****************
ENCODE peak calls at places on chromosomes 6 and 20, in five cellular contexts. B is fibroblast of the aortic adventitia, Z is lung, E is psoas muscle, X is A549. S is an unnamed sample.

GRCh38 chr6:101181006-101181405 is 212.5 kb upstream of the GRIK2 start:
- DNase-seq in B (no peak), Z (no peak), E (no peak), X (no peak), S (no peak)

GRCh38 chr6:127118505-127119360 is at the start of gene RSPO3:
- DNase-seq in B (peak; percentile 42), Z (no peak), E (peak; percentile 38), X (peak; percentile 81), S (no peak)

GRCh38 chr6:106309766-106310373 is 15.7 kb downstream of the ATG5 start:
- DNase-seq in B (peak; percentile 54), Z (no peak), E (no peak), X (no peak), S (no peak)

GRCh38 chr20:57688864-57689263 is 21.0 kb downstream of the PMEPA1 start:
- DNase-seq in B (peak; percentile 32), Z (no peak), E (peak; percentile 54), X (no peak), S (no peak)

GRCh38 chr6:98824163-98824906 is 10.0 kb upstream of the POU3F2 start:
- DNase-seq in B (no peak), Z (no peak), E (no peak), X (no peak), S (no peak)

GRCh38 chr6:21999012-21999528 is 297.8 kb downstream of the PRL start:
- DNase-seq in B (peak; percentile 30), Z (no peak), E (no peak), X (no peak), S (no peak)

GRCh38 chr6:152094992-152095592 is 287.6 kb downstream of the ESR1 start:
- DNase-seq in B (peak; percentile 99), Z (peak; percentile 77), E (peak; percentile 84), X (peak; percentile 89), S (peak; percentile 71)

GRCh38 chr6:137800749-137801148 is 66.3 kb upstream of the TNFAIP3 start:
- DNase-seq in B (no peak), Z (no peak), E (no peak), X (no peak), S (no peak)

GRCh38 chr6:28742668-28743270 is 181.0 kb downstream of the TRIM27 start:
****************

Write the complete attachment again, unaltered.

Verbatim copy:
ENCODE peak calls at places on chromosomes 6 and 20, in five cellular contexts. B is fibroblast of the aortic adventitia, Z is lung, E is psoas muscle, X is A549. S is an unnamed sample.

GRCh38 chr6:101181006-101181405 is 212.5 kb upstream of the GRIK2 start:
- DNase-seq in B (no peak), Z (no peak), E (no peak), X (no peak), S (no peak)

GRCh38 chr6:127118505-127119360 is at the start of gene RSPO3:
- DNase-seq in B (peak; percentile 42), Z (no peak), E (peak; percentile 38), X (peak; percentile 81), S (no peak)

GRCh38 chr6:106309766-106310373 is 15.7 kb downstream of the ATG5 start:
- DNase-seq in B (peak; percentile 54), Z (no peak), E (no peak), X (no peak), S (no peak)

GRCh38 chr20:57688864-57689263 is 21.0 kb downstream of the PMEPA1 start:
- DNase-seq in B (peak; percentile 32), Z (no peak), E (peak; percentile 54), X (no peak), S (no peak)

GRCh38 chr6:98824163-98824906 is 10.0 kb upstream of the POU3F2 start:
- DNase-seq in B (no peak), Z (no peak), E (no peak), X (no peak), S (no peak)

GRCh38 chr6:21999012-21999528 is 297.8 kb downstream of the PRL start:
- DNase-seq in B (peak; percentile 30), Z (no peak), E (no peak), X (no peak), S (no peak)

GRCh38 chr6:152094992-152095592 is 287.6 kb downstream of the ESR1 start:
- DNase-seq in B (peak; percentile 99), Z (peak; percentile 77), E (peak; percentile 84), X (peak; percentile 89), S (peak; percentile 71)

GRCh38 chr6:137800749-137801148 is 66.3 kb upstream of the TNFAIP3 start:
- DNase-seq in B (no peak), Z (no peak), E (no peak), X (no peak), S (no peak)

GRCh38 chr6:28742668-28743270 is 181.0 kb downstream of the TRIM27 start: